The Dry Pedal – Finger-pedaling
Reality is merely an illusion, albeit a very persistent one.
~ Albert Einstein
Finger-pedaling is an aspect of talea and relates directly to pedaling but is complex and autonomous enough to stand on its own.
Art is never perfect – this troubled me a great deal as a young artist seeking for perfection. Everywhere you turn, there are compromises and tricks, incomplete thoughts and visions. And this is especially true of the piano. With only ten fingers and one sustaining pedal, the effects that can be achieved at any given moment are governed and limited by the choices you make. The pedal can only be at one degree of depression at any given time and this affects every string in the piano.
But the pedal is also the master of illusion, making you believe that the vision was perfect. And to become a real master of the pedal, you also need to become a master of the dry pedal, also known as finger-pedaling.
In my opinion, pedagogical thought about pedaling and finger-pedaling generally only touches the surface of the nature and relationship between them. The ways dry-pedaling and wet-pedaling can be contrasted and combined opens up the door to seldom-heard orchestral effects, as if there were two pianists at two pianos.
Try an exercise: take out a Mozart Sonata and play a couple phrases as you normally do, with pedal. Now take your foot off the pedal and begin again, this time trying to recreate the sound of the pedal as much as possible. Repeat several times, once with pedal, once without. Now, using your pedal-less version as the starting point, add touches of pedal here and there for color effects. See how lush and romantic the pedal sounds now? And what contrast and clarity!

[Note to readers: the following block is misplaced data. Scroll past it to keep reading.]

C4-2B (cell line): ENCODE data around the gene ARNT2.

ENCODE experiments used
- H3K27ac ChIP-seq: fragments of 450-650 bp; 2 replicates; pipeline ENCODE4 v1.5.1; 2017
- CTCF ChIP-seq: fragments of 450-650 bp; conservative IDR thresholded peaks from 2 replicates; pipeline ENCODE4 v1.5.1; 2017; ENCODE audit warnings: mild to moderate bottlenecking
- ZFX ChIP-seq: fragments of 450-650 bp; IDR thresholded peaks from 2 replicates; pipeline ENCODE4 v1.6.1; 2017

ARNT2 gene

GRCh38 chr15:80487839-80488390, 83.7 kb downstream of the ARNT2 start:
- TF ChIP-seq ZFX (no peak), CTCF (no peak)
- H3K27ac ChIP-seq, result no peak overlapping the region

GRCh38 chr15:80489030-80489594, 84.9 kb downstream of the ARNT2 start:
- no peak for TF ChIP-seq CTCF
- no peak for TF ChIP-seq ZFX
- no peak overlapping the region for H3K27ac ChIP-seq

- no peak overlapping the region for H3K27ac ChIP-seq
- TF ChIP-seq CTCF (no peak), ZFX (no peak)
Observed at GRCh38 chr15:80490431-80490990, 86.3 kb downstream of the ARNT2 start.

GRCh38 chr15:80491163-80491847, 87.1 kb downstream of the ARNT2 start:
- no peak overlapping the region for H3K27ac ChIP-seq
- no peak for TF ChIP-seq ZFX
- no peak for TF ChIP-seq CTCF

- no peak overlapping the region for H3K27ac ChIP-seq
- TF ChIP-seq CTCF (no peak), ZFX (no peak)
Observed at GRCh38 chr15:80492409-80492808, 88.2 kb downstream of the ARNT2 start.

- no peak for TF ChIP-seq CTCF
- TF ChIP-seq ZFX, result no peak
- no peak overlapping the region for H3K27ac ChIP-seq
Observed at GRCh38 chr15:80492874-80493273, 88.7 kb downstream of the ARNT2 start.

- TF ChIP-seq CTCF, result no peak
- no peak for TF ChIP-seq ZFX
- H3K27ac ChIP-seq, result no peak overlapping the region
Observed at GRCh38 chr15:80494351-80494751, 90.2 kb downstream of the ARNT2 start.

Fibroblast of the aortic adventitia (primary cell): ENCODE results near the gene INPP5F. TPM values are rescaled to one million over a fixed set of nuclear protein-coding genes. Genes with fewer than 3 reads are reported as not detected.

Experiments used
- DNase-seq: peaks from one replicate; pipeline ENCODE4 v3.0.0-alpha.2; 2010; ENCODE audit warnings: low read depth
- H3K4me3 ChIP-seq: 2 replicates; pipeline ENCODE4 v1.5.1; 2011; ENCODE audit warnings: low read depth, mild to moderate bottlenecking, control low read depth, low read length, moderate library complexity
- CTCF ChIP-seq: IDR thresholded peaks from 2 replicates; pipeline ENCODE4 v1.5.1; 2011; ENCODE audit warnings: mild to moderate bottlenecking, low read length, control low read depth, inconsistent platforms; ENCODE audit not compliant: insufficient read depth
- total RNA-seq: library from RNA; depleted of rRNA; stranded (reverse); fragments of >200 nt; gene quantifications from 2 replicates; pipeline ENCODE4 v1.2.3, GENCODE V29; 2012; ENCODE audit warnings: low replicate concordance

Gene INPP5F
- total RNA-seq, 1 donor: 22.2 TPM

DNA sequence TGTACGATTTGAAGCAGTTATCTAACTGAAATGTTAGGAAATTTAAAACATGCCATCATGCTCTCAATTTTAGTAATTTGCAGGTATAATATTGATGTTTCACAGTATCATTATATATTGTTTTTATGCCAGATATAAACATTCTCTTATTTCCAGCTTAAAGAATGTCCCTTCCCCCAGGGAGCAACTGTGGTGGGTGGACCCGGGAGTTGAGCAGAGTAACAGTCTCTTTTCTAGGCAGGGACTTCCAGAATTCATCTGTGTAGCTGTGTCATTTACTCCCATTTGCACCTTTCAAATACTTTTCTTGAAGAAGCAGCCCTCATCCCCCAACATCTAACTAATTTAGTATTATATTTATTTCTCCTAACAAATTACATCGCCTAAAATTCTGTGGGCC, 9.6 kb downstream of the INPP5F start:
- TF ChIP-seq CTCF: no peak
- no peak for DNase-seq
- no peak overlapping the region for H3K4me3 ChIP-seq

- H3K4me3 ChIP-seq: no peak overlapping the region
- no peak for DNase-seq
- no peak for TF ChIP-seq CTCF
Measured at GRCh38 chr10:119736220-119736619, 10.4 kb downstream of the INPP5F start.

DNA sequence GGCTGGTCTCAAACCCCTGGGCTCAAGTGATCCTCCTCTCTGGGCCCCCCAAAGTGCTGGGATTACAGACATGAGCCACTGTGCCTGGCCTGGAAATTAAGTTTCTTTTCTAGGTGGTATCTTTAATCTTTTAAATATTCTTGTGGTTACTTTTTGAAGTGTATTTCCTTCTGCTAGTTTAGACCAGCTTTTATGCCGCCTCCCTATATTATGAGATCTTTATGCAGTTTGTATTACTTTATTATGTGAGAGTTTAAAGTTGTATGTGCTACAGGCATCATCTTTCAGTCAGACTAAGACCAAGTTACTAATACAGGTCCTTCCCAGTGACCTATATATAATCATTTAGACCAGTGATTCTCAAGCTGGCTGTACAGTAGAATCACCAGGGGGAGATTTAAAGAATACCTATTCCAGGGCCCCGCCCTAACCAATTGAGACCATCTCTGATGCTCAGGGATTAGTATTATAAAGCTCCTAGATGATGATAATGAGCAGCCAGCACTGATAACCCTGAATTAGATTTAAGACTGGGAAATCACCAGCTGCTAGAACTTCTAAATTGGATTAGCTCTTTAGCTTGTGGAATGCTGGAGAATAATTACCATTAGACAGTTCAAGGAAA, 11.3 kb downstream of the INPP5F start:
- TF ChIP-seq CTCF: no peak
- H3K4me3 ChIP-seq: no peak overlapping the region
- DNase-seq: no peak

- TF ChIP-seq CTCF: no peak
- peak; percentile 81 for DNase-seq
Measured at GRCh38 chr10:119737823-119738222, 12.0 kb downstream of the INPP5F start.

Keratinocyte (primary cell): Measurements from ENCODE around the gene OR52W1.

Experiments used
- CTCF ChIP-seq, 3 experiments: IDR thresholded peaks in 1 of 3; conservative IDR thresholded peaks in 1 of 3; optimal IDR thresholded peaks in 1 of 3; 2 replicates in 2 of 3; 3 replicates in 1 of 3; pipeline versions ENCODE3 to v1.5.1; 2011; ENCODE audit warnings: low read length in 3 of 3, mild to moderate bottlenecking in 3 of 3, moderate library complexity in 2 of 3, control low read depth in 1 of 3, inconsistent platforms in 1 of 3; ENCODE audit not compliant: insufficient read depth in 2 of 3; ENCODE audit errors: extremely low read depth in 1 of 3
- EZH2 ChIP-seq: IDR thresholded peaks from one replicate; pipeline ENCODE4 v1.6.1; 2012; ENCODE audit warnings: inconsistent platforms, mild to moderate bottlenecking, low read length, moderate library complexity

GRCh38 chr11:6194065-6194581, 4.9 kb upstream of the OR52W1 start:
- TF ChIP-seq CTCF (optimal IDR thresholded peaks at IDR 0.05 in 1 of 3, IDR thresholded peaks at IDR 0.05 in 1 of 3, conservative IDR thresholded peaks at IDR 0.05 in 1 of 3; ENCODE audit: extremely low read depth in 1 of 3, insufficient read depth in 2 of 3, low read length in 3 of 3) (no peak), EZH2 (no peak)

There’s nothing essentially new to this approach – many practice early Classical and pre-Classical music in this way. What’s new is the extent to which you can take it. Finger-pedaling is generally carried out in a much more conservative way than normal pedaling. Even for the most restrained pianist, normal pedaling gently blurs harmonies and even passagework, such that even in Bach or Mozart, several notes of a scale passage might fall into a single pedal. Harmonies blend together not legato, but legatissimo. Use that same freedom in your finger-pedaling!
Next, experiment with a passage from Bach. See how wet and romantic you can make it sound without any pedal. Let the harmonies and the passagework blend as if in a subtly pedaled interpretation. The results may astonish you. At first it will seem like your fingers are working much too hard, but once you get used to it, provided you don’t push yourself into extreme yoga hand-poses, you’ll discover that it requires little extra physical or mental effort. Gradually it will become second-nature and completely effortless.
Having a strong conscious command of dry-pedaling will be essential when you enter more heavily pedaled repertoire. The number of orchestral effects you can achieve multiplies exponentially when you have two pedals to choose from and combine.